Thursday, December 13, 2012

Gifts to Self

It's that time of year. I am making lists and checking them twice--and I'll bet you are, too. Finding the perfect gift for someone can be joyful or stressful, depending on the situation. My lists overwhelm me at times, but I remind myself that I always get through them by December 25th. Even if I have to stay up late on Christmas Eve, everything eventually gets wrapped and tagged and put under the tree. And then, the next morning, all the sacrifices and work are worth it. 

I'd like to suggest a gift we can all give ourselves--the gift of keeping our commitments. I'm not talking about promises to spouses or children, or responsibilities at work or church or in the community. I'm referring to the promises we make to ourselves.

With the New Year coming, we may be thinking about resolutions we want to make, changes we'd like to see in our lives. I like to think of those prayerful, mindful changes as gifts I'm giving myself. Why? Because it's a way to not let them get lost in the shuffle of all the other things going on in my life. But more important, it's a way to increase my integrity. 

When I get up early so that I can do yoga, I'm giving myself health. When I turn off the internet and face that scary blank page in my work-in-progress, I'm giving myself creativity. And any time I keep a promise I've made to myself--no matter how big or small--I give myself honesty and self-respect. 

Our lives are fluid and infinitely changeable. Challenges crop up; emergencies arise. Some days, we absolutely have to let things fall by the wayside so that we can save dinner or a deadline or a child's health or our own sanity. But let's guard against letting excuses gradually take us away from those precious commitments we've made to better ourselves.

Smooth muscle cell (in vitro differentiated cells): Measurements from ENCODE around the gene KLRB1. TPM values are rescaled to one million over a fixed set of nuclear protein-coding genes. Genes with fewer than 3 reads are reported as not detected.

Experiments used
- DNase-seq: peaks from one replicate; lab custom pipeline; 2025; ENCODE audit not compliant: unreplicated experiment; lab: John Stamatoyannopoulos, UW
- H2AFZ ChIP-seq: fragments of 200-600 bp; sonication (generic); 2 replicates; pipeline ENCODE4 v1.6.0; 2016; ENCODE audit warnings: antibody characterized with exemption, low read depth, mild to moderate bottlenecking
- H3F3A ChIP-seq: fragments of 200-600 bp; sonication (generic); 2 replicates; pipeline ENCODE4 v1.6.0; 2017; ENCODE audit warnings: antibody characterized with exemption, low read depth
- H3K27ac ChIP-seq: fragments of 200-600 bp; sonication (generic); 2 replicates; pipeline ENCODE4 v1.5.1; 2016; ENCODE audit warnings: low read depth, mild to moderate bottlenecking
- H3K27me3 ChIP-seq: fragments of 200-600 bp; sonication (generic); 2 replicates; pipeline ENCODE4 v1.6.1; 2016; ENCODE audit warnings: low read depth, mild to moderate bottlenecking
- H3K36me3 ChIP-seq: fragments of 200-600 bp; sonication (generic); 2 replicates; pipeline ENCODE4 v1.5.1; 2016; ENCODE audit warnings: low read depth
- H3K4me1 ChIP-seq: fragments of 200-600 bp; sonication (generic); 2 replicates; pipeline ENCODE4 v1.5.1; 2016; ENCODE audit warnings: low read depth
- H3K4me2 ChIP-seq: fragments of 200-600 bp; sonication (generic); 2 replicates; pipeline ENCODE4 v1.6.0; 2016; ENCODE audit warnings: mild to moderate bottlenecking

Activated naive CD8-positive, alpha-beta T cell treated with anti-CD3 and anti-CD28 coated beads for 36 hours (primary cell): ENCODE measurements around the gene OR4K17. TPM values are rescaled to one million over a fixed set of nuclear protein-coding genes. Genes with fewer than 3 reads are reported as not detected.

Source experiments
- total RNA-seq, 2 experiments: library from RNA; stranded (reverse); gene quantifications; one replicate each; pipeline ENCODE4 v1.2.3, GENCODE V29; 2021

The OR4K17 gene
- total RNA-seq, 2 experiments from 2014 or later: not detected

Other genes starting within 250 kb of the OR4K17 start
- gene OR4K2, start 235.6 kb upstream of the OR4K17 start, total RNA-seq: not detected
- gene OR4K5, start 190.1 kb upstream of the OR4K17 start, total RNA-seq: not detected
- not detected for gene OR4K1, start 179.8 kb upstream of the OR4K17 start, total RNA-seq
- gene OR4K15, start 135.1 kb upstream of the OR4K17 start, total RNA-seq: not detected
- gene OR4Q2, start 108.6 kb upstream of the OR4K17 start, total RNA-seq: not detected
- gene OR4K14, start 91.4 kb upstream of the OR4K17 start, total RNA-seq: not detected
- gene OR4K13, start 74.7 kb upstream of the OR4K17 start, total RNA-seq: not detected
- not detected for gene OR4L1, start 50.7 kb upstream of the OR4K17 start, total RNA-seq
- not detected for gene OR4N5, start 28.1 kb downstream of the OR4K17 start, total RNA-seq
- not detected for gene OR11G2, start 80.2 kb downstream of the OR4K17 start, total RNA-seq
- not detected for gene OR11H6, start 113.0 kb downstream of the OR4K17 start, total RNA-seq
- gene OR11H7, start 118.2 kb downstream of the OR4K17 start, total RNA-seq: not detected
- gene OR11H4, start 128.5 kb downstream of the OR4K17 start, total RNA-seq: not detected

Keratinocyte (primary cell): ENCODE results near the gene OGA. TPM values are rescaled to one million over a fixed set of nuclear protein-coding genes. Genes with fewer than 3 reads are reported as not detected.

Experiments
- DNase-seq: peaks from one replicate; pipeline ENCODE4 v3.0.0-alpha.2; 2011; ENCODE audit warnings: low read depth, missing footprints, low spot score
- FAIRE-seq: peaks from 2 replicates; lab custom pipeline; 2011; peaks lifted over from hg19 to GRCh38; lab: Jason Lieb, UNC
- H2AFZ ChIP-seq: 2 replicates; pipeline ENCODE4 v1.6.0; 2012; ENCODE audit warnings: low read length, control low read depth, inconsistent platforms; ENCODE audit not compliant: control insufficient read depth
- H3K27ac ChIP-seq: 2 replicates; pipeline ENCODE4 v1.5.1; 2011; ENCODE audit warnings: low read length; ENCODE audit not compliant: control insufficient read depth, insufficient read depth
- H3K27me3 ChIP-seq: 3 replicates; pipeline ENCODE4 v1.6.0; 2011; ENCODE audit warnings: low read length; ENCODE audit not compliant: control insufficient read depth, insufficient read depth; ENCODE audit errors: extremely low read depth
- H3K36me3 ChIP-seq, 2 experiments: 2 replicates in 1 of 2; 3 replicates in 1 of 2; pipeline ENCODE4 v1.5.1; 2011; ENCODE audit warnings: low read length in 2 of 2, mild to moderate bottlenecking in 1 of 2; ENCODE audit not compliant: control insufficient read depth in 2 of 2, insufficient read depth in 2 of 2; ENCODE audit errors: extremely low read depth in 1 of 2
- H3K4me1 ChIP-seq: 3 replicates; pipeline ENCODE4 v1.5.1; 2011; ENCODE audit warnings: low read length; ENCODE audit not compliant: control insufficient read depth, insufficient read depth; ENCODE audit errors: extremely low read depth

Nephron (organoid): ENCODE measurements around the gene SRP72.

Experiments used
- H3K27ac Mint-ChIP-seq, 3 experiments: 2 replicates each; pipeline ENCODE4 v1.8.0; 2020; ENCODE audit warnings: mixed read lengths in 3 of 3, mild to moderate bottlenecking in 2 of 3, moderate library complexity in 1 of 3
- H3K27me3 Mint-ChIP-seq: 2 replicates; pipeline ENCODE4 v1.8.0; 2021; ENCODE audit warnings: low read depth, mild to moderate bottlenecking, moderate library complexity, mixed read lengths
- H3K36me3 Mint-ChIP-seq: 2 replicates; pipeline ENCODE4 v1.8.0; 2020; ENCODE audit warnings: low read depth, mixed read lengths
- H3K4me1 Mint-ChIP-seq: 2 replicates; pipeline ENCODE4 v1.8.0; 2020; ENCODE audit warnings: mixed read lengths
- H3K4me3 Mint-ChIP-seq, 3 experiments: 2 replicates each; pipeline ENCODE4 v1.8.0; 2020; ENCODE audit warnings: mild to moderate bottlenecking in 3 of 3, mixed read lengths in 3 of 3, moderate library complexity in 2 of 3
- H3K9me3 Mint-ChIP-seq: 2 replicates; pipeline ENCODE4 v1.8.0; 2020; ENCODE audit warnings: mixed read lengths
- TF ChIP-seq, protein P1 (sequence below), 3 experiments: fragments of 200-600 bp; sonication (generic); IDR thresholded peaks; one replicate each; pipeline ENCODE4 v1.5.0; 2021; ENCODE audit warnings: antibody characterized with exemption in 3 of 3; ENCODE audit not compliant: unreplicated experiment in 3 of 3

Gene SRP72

Remember--studies have shown that we each have a finite amount of self-control every day. We only have so much to spread between all those changes we'd like to see, so choose your resolutions strategically. Make your new commitments small at first; they can grow over time as they become ingrained habits, and then you can turn your self-control to other things. Little successes will become great things in less time than you think.

Remember this, too--the pain of self-discipline is far milder than the pain of regret. (I chant that to myself often as the alarm clock sounds or distractions sing their siren song.) 

So in the few days left until we celebrate Christmas and then ring in 2013, spend some time pondering what gifts you'll give yourself in the New Year. Then do your best to receive them--make them a part of you and your routine. I promise you: this time next year, all the sacrifices and work will be worth it.